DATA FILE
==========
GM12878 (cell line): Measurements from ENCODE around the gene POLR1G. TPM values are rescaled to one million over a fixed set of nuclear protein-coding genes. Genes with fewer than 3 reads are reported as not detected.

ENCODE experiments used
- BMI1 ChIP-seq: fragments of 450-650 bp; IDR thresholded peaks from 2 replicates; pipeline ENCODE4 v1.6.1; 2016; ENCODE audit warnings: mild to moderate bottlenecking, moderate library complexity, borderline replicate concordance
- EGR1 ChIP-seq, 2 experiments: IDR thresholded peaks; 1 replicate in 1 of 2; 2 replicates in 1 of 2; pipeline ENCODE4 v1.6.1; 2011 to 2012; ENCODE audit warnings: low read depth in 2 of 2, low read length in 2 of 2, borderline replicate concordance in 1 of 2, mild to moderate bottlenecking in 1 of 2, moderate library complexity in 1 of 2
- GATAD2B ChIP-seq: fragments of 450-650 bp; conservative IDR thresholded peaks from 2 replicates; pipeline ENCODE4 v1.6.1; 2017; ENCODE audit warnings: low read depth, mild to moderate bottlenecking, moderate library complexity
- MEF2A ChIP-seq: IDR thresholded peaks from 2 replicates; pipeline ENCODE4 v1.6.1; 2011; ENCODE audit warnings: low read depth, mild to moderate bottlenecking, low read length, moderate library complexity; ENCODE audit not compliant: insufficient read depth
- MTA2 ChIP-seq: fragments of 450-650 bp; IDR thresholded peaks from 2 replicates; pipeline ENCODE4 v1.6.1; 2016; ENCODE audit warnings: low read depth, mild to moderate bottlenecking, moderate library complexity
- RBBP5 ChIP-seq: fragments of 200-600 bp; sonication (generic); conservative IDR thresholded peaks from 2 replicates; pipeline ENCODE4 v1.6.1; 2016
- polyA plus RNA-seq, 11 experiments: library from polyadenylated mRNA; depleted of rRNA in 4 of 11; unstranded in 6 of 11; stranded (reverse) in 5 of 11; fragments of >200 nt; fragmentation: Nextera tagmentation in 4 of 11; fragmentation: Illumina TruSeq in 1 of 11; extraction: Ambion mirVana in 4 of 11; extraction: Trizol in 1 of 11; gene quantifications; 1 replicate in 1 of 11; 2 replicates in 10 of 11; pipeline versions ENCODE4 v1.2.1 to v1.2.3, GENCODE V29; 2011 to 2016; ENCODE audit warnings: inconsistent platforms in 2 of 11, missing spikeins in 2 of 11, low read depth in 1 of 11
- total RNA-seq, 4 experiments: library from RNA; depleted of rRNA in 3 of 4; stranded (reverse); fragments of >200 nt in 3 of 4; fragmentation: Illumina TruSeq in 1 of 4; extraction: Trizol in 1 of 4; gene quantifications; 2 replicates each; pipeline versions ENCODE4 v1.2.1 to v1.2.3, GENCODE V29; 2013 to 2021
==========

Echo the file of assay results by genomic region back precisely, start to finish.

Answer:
GM12878 (cell line): Measurements from ENCODE around the gene POLR1G. TPM values are rescaled to one million over a fixed set of nuclear protein-coding genes. Genes with fewer than 3 reads are reported as not detected.

ENCODE experiments used
- BMI1 ChIP-seq: fragments of 450-650 bp; IDR thresholded peaks from 2 replicates; pipeline ENCODE4 v1.6.1; 2016; ENCODE audit warnings: mild to moderate bottlenecking, moderate library complexity, borderline replicate concordance
- EGR1 ChIP-seq, 2 experiments: IDR thresholded peaks; 1 replicate in 1 of 2; 2 replicates in 1 of 2; pipeline ENCODE4 v1.6.1; 2011 to 2012; ENCODE audit warnings: low read depth in 2 of 2, low read length in 2 of 2, borderline replicate concordance in 1 of 2, mild to moderate bottlenecking in 1 of 2, moderate library complexity in 1 of 2
- GATAD2B ChIP-seq: fragments of 450-650 bp; conservative IDR thresholded peaks from 2 replicates; pipeline ENCODE4 v1.6.1; 2017; ENCODE audit warnings: low read depth, mild to moderate bottlenecking, moderate library complexity
- MEF2A ChIP-seq: IDR thresholded peaks from 2 replicates; pipeline ENCODE4 v1.6.1; 2011; ENCODE audit warnings: low read depth, mild to moderate bottlenecking, low read length, moderate library complexity; ENCODE audit not compliant: insufficient read depth
- MTA2 ChIP-seq: fragments of 450-650 bp; IDR thresholded peaks from 2 replicates; pipeline ENCODE4 v1.6.1; 2016; ENCODE audit warnings: low read depth, mild to moderate bottlenecking, moderate library complexity
- RBBP5 ChIP-seq: fragments of 200-600 bp; sonication (generic); conservative IDR thresholded peaks from 2 replicates; pipeline ENCODE4 v1.6.1; 2016
- polyA plus RNA-seq, 11 experiments: library from polyadenylated mRNA; depleted of rRNA in 4 of 11; unstranded in 6 of 11; stranded (reverse) in 5 of 11; fragments of >200 nt; fragmentation: Nextera tagmentation in 4 of 11; fragmentation: Illumina TruSeq in 1 of 11; extraction: Ambion mirVana in 4 of 11; extraction: Trizol in 1 of 11; gene quantifications; 1 replicate in 1 of 11; 2 replicates in 10 of 11; pipeline versions ENCODE4 v1.2.1 to v1.2.3, GENCODE V29; 2011 to 2016; ENCODE audit warnings: inconsistent platforms in 2 of 11, missing spikeins in 2 of 11, low read depth in 1 of 11
- total RNA-seq, 4 experiments: library from RNA; depleted of rRNA in 3 of 4; stranded (reverse); fragments of >200 nt in 3 of 4; fragmentation: Illumina TruSeq in 1 of 4; extraction: Trizol in 1 of 4; gene quantifications; 2 replicates each; pipeline versions ENCODE4 v1.2.1 to v1.2.3, GENCODE V29; 2013 to 2021